Behaviour 2019
Sperm Competition Investment in Weaponless Males
James C Boothroyd, Steven M Smit, Sam Zlotnik, Christine W Miller. University of Florida, Gainesville, FL, United States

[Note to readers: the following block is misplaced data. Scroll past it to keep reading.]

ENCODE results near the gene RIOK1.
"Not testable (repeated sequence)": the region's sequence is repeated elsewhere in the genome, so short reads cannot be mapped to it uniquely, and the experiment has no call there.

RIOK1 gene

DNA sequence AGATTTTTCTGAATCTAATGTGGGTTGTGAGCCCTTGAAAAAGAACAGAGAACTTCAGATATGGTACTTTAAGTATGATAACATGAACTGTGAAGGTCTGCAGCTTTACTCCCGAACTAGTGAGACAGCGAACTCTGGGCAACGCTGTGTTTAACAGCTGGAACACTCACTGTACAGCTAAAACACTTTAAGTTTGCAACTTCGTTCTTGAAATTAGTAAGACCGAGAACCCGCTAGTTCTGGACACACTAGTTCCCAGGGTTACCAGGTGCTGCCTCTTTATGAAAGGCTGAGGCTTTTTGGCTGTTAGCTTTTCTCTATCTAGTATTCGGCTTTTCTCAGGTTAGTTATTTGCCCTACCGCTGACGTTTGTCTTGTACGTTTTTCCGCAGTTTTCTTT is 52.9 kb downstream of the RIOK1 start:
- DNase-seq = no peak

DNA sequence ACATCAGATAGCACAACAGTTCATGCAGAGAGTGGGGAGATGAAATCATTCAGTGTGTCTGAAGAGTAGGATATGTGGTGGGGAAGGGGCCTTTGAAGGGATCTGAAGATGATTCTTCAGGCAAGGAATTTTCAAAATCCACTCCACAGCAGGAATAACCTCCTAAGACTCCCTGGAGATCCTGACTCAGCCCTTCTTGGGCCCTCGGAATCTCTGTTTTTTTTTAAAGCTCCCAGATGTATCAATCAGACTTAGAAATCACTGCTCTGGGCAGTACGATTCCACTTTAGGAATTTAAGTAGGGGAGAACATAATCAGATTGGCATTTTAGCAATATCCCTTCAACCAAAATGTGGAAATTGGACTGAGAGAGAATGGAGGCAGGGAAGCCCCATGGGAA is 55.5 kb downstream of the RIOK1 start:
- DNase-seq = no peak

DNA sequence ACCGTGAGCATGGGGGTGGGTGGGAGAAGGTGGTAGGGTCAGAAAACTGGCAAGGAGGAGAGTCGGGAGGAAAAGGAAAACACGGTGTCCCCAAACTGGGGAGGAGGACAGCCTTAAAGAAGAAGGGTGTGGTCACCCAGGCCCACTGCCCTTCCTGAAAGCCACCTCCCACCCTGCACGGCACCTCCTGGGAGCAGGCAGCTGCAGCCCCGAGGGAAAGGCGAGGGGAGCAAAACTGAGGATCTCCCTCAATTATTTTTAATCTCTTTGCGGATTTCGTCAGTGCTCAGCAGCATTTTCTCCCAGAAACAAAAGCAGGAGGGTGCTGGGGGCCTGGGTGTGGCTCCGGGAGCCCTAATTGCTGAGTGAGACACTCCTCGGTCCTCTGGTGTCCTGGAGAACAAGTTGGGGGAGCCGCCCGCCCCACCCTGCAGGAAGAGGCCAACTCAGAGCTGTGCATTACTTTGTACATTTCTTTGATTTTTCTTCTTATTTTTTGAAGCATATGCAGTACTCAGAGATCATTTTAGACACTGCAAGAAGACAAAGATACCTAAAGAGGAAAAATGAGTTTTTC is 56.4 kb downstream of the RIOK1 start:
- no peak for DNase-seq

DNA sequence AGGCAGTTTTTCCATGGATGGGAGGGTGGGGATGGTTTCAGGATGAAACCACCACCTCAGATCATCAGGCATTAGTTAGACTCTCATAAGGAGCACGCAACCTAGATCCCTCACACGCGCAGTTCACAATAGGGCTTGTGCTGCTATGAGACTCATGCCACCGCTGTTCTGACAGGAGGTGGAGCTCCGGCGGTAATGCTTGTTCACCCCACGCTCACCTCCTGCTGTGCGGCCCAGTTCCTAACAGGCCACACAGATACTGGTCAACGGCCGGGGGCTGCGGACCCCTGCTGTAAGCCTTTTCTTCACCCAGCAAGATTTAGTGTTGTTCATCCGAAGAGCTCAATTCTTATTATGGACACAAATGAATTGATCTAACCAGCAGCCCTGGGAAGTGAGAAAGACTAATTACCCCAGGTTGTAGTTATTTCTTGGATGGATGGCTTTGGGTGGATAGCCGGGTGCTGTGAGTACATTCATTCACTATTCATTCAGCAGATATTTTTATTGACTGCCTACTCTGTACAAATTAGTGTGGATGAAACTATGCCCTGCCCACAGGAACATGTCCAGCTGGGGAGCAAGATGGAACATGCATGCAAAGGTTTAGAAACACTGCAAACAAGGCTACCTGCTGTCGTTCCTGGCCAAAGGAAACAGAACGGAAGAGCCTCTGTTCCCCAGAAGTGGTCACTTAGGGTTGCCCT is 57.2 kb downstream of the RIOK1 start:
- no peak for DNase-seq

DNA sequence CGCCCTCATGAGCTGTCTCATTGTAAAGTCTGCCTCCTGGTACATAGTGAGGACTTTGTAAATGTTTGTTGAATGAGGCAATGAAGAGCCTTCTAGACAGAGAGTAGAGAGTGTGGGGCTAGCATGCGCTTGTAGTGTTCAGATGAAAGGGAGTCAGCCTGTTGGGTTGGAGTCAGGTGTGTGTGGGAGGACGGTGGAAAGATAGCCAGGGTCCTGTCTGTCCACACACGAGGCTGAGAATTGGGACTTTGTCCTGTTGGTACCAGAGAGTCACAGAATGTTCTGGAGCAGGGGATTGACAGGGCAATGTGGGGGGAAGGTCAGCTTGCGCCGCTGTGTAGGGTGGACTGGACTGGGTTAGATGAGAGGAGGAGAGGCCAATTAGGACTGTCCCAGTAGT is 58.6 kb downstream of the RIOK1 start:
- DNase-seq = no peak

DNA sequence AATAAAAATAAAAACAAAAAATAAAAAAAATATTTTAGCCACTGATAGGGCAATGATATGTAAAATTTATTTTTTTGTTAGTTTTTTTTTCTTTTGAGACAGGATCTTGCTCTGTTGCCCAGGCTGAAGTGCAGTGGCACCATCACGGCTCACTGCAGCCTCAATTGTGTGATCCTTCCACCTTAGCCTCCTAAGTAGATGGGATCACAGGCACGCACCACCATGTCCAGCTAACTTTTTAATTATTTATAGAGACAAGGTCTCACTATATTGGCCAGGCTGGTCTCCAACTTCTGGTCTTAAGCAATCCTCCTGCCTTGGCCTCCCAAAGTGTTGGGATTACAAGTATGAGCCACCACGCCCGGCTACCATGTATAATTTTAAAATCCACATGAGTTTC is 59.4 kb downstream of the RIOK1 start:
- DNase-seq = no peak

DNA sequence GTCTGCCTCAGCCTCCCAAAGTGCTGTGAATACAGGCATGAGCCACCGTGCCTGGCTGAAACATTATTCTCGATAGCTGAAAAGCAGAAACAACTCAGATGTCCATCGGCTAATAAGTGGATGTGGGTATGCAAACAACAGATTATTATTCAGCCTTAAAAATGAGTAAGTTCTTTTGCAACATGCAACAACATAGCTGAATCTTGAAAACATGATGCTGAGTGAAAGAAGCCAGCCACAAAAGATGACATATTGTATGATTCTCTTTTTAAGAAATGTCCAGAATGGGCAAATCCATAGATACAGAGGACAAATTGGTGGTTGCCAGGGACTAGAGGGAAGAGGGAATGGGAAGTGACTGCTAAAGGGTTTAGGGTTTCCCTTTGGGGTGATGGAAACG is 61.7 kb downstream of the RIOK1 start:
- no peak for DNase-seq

Males of many animal species invest considerable energy and resources into growing and maintaining weapons used to compete for access to mates. If females mate with multiple males, this competition can also extend to competition between ejaculates to fertilize eggs. Because both weapons and sperm production are energetically expensive, there is an expected tradeoff between them. In the leaf-footed cactus bug, Narnia femorata (Hemiptera: Coreidae), male testes size increases upon the removal of a weaponized hind leg. However, it is not yet known if investment in testes increases additively with the removal of both weapons, or if testes size reaches a maximum and resources are reallocated to other tissues instead. In the present study, males were prohibited from investing in their weapons at all, by inducing natural limb loss without regeneration at the penultimate juvenile stage. We then measured body size, area and length of the remaining weapon(s), and dry testes mass. This work furthers our understanding of reproductive investment in pre- and postcopulatory processes.